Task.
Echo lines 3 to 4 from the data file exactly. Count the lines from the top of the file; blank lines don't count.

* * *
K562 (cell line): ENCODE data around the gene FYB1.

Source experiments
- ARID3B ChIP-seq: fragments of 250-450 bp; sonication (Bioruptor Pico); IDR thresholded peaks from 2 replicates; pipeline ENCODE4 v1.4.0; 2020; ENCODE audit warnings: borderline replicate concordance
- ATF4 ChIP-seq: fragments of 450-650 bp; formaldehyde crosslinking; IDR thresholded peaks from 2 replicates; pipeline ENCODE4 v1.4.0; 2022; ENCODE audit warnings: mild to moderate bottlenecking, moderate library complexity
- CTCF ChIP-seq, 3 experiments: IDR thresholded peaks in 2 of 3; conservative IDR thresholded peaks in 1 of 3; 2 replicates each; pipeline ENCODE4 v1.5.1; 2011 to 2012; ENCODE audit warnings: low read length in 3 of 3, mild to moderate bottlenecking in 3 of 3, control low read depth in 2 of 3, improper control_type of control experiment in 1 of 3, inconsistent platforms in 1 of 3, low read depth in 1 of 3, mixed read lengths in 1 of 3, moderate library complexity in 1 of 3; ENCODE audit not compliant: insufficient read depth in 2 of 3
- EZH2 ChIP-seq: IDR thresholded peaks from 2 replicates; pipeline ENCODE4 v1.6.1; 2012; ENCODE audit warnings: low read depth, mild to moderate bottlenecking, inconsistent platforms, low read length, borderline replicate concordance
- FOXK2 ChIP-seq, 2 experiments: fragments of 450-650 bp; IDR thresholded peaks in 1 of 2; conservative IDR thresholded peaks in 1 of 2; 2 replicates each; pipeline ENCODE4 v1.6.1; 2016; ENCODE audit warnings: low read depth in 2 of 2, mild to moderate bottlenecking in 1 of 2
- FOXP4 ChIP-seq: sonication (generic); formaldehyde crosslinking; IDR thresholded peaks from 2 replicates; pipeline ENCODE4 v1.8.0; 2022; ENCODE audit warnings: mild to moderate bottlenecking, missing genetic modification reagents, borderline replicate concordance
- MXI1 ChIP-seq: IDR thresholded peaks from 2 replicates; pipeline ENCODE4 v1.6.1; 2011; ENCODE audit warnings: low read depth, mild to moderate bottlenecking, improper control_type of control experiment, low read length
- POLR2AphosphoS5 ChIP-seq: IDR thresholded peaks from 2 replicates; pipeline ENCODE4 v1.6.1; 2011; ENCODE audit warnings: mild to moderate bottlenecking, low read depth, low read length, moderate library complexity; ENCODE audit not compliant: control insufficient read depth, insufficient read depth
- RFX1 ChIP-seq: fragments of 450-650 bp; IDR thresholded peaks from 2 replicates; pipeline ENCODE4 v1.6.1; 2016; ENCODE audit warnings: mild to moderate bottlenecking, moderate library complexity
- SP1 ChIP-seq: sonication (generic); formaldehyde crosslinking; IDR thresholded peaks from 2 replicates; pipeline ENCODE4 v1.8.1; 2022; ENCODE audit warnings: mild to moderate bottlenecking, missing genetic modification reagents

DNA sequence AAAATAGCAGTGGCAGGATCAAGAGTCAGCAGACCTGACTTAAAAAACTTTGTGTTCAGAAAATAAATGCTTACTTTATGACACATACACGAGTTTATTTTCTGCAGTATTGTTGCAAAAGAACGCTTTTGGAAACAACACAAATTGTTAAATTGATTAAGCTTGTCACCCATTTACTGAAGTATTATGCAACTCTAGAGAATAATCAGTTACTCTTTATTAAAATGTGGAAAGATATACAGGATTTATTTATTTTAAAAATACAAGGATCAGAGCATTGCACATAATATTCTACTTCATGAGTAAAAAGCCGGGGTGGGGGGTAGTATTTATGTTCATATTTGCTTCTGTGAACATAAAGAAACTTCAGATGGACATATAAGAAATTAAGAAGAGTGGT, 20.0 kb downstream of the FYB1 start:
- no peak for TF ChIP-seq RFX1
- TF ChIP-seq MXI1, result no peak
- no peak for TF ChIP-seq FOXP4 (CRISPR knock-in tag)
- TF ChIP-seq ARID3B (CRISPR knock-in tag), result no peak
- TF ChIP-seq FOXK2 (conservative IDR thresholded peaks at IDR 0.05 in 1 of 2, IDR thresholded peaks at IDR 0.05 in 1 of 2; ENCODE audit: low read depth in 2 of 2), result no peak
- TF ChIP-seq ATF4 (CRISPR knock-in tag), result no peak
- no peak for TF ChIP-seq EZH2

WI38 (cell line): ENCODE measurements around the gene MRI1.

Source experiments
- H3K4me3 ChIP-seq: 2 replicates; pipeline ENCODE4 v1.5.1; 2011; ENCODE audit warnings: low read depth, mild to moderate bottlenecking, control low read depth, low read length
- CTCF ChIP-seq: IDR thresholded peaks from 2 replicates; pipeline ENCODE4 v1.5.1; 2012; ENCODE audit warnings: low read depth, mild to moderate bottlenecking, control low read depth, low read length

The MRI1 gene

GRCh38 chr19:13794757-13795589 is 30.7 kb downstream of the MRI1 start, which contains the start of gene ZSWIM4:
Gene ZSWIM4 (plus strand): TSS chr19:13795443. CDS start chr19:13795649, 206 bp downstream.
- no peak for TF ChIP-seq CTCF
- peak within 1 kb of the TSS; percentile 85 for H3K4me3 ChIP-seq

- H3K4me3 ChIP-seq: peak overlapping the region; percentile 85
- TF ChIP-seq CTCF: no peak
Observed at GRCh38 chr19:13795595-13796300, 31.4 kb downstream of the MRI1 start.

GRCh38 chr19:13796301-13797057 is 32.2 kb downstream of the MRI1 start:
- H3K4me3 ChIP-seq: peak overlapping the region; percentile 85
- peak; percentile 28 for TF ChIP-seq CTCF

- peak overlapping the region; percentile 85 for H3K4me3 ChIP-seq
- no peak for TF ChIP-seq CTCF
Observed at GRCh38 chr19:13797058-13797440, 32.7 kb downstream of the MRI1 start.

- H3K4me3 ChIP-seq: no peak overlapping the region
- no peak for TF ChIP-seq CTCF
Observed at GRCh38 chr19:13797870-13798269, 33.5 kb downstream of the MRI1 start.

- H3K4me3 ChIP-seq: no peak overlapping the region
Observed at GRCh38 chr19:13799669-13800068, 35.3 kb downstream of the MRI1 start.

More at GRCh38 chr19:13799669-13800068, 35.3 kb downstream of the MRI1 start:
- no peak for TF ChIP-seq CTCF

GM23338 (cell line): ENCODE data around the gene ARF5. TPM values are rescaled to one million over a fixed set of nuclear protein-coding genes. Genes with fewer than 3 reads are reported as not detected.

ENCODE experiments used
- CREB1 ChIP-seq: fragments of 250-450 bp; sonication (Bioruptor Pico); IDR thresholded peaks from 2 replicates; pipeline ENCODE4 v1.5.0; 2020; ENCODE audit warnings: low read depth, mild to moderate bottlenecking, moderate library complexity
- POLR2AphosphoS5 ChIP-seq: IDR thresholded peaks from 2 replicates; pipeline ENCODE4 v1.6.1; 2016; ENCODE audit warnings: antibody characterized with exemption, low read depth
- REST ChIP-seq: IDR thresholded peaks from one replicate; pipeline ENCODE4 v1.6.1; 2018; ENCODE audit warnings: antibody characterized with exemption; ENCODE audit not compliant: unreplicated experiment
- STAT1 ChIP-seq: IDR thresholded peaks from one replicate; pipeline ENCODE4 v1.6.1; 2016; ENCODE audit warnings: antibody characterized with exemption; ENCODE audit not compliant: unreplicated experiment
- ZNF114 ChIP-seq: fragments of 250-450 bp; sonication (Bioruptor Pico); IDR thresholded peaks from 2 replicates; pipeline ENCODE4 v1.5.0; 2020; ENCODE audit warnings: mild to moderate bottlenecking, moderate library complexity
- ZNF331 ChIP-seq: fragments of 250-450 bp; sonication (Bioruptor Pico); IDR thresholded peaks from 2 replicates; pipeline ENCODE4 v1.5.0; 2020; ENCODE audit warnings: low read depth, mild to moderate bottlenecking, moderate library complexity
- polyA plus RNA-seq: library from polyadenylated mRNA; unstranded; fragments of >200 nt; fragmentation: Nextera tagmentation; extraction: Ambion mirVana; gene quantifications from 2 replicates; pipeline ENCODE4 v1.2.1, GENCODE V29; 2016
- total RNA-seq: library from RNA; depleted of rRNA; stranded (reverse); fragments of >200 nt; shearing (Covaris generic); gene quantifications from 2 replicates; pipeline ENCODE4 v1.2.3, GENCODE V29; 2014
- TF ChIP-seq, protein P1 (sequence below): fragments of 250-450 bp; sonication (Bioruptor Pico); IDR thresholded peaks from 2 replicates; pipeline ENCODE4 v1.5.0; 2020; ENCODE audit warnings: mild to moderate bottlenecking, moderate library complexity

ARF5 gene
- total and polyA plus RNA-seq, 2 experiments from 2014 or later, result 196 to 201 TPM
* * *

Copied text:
- ARID3B ChIP-seq: fragments of 250-450 bp; sonication (Bioruptor Pico); IDR thresholded peaks from 2 replicates; pipeline ENCODE4 v1.4.0; 2020; ENCODE audit warnings: borderline replicate concordance
- ATF4 ChIP-seq: fragments of 450-650 bp; formaldehyde crosslinking; IDR thresholded peaks from 2 replicates; pipeline ENCODE4 v1.4.0; 2022; ENCODE audit warnings: mild to moderate bottlenecking, moderate library complexity